We hope this helps and gives you a very Merry Christmas!

The power of brand knowledge

How can small businesses utilise the power of brand knowledge?

Knowledge is Power. That’s a phrase we have many times over but how does it connect to you as a small business in an ocean of competition fighting for the same space in the minds of your target audience?  Through harnessing the power of brand knowledge, this blog answers that exact question.

This post answers it above by providing a pyramid which consists of four brand developmental building blocks that helps to positively establish your brand in the minds of your clients. 

Why is this helpful you ask?  

Each stage of this pyramid has its own rewards and merits as it helps you to build aspects of your brand which are covered below. This culminates in gaining active, loyal, and recurring clients, who also share the benefits of partnering with you to those around them. 

Brand Resonance Pyramid building blocks

Step 1 – Identity 

Firstly, we start with salience, the fundamental foundation for all the other brand building blocksSalience is the ability for a small business to build a detailed firm awareness of our business in their headsKnowledge from the perspective of a small business is in how you convey who you are to your clients. Who you are is dependent on how clients recognise you when you come to their minds.  

The biggest businesses and brands in the world all had to start with being recognisable. When we think of some of the largest B2B brands such as IBM or Adobe, the performance of their products would mean absolutely nothing if you didn’t initially recognise them! 

Once you reach the point of salience, you become a part of the mental conversation of a client that gives you the potential to gain opportunities to business growth and awareness! 

Step 2 – Meaning 

Simply being recognised isn’t enough though, once you achieve the base of brand knowledge in salience, clients then search for the meaning of your brand and consider is it matches their needs and wants.  

This can be surmised by the next question that forms in the minds of potential clients; ‘what are you?’ 

What your business isis dependent on how you meet the needs of your clients in terms of product or service performance, as well as socially and psychologically.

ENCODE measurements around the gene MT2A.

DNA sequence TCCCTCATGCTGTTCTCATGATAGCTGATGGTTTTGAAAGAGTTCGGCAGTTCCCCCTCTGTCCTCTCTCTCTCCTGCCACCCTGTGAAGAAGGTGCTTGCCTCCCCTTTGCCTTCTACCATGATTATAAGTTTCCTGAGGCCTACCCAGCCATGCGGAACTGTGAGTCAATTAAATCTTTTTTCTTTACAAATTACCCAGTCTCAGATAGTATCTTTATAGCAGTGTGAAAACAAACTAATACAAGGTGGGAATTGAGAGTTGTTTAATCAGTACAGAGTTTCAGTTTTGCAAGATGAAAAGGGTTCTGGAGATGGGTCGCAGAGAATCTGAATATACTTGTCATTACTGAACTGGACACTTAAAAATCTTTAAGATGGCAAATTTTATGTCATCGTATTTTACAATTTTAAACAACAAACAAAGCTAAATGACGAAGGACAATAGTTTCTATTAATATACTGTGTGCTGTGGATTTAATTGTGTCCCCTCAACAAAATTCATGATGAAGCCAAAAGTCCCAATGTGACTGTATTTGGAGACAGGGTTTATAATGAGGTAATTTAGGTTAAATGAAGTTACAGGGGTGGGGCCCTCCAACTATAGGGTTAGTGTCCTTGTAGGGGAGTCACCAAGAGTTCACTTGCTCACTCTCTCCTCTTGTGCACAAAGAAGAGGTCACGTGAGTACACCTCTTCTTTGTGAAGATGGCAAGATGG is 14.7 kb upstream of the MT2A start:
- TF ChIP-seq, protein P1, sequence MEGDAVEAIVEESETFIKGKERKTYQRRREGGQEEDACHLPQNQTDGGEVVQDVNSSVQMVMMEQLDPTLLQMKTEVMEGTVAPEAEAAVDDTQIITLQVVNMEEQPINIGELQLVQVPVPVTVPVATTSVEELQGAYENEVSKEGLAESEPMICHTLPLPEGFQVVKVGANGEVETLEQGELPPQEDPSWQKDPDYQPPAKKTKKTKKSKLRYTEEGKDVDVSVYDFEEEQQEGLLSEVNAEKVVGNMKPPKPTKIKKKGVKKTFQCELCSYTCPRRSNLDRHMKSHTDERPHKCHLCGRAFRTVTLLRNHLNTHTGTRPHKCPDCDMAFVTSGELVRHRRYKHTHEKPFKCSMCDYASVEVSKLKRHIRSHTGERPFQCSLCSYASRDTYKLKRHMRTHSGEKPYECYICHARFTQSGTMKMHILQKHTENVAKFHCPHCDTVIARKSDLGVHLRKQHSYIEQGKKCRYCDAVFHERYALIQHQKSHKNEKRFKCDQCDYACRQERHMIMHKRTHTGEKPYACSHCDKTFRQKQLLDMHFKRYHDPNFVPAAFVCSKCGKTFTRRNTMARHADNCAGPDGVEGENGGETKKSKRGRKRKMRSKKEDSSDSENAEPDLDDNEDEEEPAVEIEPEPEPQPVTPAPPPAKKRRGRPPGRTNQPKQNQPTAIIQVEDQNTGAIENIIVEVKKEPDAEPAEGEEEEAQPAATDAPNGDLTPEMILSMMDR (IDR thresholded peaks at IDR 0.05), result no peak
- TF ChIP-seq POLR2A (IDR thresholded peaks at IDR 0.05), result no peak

One fantastic example that allows you to express the meaning of your small business is through providing case studies and testimonials. This covers both the performance and provides positive imagery of what it means to do business with you. 

Step 3 – Response 

Following this, clients will make judgements about your business and construct feelings towards your brand: 

  • They will assess the quality of the product or service; the actual quality, as well as the perceived quality based on your marketing message 
  • They will also consider the level of credibility your business has through three key criteria: the level of expertise, the amount of trustworthiness and through the extent of likeability 
  • Consequently, clients will weigh up the level of relevancy your product or service has towards their needs and wants 
  • Finally, clients will measure you against potential competitors and consider what competitive advantages you have that makes you the superior choice to select 

Clients will have formed these judgements based on the quality and likeability factors you have provided in your marketing messaging or through referrals 

You will know you have reached this stage because clients will be making enquiries, as well as increase their levels of engagement on platforms such as social media or by click-throughs on email newsletters. 

Step 4 – Relationships 

Once you show this level of knowledge through your marketing communications, you reach the pinnacle of the pyramid, brand resonance. 

This is the place all small businesses will want to reach because once you reach this stage; it activates four crucial factors: 

  • A fierce loyalty which results in recurring clients and purchases 
  • It evokes a strong attachment and trust in which they consider it a ‘special’ engagement